Ultimately, NBC wasn’t happy enough with T.H.E. Cat‘s performance to renew it for a second season. Whether that had anything to do with the mid-season changes is debatable. It was routinely beaten by The CBS Friday Night Movie and, for the period running October through December 1966, averaged a 15.5 Nielsen rating, placing 69th out of 91 programs (The CBS Friday Night Movie had a 20.4 rating and ranked 24th; The Milton Berle Show ranked 82nd with a 12.9 rating) [11].

In late February, Broadcasting called Friday night “the biggest NBC hole to be plugged” and noted that both T.H.E. Cat and Laredo were likely to be cancelled [12]. When the network unveiled its 1967-1968 schedule on March 15th, both shows were indeed gone [13]. Guest stars during the show’s one and only season included Pippa Scott, Cesar Romero, Diana Muldaur, Sorrell Booke, Sally Kellerman and Susan Oliver.

In 1967, Dell published four comic books based on T.H.E. Cat. More than four decades later, Moonstone Books published a two-part comic book crossover between T.H.E. Cat and Honey West called “Honey West and T.H.E. Cat: Death in the Desert.” A novel followed in 2014, titled Honey West and T.H.E. Cat: A Girl and Her Cat.

Works Cited:
1 Gowran, Clay. “NBC Is Breathless Over Its T.H.E. Cat.” Chicago Tribune. 29 Aug. 1966: B6.
2 MacMinn, Aleene. “TV Review: T.H.E. Cat Filled with Suspense.” Los Angeles Times. 17 Sep. 1966: B3.
3 Gould, Jack. “TV Review: The Nimble ‘Cat’ Makes His Debut on N.B.C.” New York Times. 17 Sep. 1966: R15.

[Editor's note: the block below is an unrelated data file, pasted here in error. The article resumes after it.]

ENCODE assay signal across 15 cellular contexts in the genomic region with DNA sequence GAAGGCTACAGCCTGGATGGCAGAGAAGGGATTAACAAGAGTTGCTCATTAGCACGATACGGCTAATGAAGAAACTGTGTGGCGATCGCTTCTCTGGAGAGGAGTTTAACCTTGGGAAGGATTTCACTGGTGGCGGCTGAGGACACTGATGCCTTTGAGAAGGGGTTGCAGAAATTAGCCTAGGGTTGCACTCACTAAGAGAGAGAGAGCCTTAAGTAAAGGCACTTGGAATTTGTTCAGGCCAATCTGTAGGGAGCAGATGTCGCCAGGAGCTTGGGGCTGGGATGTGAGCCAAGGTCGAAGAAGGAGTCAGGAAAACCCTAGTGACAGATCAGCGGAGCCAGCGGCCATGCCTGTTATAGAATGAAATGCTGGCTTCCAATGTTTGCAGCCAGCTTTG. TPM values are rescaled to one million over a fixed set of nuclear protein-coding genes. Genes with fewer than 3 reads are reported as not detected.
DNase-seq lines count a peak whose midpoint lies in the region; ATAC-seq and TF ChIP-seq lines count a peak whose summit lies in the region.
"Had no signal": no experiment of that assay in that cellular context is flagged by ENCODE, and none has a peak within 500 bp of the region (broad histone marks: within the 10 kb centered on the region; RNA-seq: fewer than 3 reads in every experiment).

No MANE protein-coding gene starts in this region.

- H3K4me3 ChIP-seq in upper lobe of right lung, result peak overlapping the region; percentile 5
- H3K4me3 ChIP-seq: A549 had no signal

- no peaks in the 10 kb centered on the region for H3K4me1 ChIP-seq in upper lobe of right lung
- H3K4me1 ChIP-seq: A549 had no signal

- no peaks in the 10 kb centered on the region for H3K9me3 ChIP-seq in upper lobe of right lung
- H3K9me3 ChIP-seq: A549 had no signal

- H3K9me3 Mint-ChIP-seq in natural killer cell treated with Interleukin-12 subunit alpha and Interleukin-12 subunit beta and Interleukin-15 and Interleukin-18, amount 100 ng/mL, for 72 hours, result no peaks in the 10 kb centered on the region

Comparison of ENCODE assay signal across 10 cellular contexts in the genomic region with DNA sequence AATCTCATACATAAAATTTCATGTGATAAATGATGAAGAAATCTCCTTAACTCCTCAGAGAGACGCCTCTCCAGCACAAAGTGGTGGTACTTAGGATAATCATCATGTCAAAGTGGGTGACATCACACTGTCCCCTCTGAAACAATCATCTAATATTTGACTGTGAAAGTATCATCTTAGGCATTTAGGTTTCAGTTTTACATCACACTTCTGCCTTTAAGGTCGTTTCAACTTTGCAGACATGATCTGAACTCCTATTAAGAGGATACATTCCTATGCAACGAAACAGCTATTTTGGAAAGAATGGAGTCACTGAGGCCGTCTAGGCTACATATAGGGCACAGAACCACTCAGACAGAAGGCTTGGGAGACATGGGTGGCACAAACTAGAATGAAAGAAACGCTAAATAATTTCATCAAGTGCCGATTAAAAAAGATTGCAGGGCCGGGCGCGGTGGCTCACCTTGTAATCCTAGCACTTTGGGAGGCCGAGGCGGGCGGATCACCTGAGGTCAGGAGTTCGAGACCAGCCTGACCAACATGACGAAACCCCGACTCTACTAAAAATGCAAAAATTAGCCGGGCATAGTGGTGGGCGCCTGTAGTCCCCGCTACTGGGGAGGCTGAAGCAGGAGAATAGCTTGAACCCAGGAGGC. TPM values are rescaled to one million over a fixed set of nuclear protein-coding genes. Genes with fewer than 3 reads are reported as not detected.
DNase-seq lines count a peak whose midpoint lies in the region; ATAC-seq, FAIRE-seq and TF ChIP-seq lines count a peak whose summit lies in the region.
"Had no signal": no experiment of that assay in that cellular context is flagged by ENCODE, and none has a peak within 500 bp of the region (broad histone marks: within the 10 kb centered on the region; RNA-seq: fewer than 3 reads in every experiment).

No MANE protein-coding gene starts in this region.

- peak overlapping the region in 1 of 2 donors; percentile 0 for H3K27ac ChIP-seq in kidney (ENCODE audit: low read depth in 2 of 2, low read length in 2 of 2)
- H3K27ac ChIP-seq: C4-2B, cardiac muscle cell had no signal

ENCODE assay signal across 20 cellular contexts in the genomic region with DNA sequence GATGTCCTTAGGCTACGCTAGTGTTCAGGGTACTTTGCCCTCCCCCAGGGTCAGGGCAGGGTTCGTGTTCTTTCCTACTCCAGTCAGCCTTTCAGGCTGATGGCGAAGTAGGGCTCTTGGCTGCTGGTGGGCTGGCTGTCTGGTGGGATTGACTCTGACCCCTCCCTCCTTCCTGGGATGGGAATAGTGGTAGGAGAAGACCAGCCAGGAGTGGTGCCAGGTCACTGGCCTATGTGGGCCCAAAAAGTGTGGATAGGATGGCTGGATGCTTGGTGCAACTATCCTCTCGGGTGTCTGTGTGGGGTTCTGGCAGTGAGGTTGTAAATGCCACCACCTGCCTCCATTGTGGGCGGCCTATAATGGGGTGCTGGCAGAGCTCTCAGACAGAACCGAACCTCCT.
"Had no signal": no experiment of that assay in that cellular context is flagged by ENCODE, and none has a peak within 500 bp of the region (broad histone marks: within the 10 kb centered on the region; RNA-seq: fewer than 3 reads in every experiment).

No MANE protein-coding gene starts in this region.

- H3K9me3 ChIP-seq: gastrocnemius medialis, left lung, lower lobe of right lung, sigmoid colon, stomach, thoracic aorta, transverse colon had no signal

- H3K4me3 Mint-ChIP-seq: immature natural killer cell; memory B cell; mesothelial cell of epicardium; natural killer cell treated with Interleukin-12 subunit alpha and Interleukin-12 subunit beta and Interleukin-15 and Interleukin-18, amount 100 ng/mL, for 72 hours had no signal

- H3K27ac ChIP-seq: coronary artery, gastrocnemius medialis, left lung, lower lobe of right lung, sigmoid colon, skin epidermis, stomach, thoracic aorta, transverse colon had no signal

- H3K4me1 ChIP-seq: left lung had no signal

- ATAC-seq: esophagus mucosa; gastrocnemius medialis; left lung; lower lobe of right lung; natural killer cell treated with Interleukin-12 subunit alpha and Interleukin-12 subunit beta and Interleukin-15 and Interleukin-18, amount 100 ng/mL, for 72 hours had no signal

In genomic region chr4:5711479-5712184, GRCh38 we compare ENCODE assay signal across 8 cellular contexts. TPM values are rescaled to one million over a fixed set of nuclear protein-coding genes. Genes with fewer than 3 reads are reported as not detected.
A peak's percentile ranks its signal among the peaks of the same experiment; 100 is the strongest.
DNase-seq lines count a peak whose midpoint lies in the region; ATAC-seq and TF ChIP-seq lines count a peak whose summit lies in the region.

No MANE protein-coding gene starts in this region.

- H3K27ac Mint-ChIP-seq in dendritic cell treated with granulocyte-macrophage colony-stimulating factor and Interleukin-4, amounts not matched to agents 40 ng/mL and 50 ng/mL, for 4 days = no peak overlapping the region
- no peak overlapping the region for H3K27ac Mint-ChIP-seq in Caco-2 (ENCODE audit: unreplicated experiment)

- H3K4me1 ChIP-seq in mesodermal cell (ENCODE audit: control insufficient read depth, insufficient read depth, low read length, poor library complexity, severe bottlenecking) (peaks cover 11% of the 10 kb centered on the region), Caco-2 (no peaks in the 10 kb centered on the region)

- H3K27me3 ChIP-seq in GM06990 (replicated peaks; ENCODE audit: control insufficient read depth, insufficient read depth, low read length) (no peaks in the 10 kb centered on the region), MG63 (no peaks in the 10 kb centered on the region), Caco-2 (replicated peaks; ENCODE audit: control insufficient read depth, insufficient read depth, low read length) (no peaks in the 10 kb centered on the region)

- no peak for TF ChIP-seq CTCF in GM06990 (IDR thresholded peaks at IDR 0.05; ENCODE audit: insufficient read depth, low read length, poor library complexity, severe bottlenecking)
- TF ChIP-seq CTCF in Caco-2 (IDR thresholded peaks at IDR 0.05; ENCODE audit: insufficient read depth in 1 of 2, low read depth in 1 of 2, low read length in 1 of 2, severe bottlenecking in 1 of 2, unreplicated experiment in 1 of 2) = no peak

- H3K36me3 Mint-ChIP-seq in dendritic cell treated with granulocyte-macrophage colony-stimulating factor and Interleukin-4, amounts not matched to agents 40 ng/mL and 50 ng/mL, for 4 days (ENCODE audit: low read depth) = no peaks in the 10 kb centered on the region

4 Gowran, Clay. “T.H.E. Cat Likely to Draw Praise, Ire.” Chicago Tribune. 17 Sep. 1966: A20.
5 Humphrey, Hal. “How many lives for T.H.E. Cat?” Los Angeles Times. 29 Jan. 1967: A39B.
6 Nielsen rating from Clay Gowran’s “Nielsen Ratings Are Dim on New Shows,” The Chicago Tribune, October 11th, 1966, Page B10.
7 Nielsen share from Jack Gould’s “How Does Your Favorite Rate? Maybe Higher Than You Think,” The New York Times, October 16th, 1966, Page 129.
8 Gowran, Clay. “Plan More Kisses for Bone Busting Cat.” Chicago Tribune. 31 Oct. 1966: A8.
9 Ibid.
10 Ibid.
11 “Hindsight 66/67.” Television Magazine. Mar. 1967: 26-29; 34-35.
12 “CBS reshuffle: emphasis on youth” Broadcasting. 27 Feb. 1967: 25-26.
13 “Eight New Programs on NBC’s TV Schedule.” Los Angeles Times. 15 Mar. 1967: E17.

Originally Published October 5th, 2009
Last Updated May 17th, 2018

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22 Replies to “T.H.E. Cat”

  1. A co-worker told me about this series, and I was able to obtain the whole series through a trade (Including two versions of the pilot). It was very well written and directed and deserved better. Another guest star to add to the roster is a pre-MTM Show Ted Knight.

    1. Hi! I now this comment is… very old. But I’m desperately searching for one episode of the series. Maybe you can help me?

  2. This is the PERFECT show to be showcased on a web site like this, a truly GREAT show! Dark, film noir, atmospheric and GREAT Jazz from the mid sixties. Katy Segal’s Dad was the producer and director on half of the episodes. You can find the complete series on eBay and other sites like that. Not great quality but still passable. Defiantly worth checking out!

  3. I see the shows on YOUTUBE-it looks very interesting but the show’s title, to me, was still its downfall.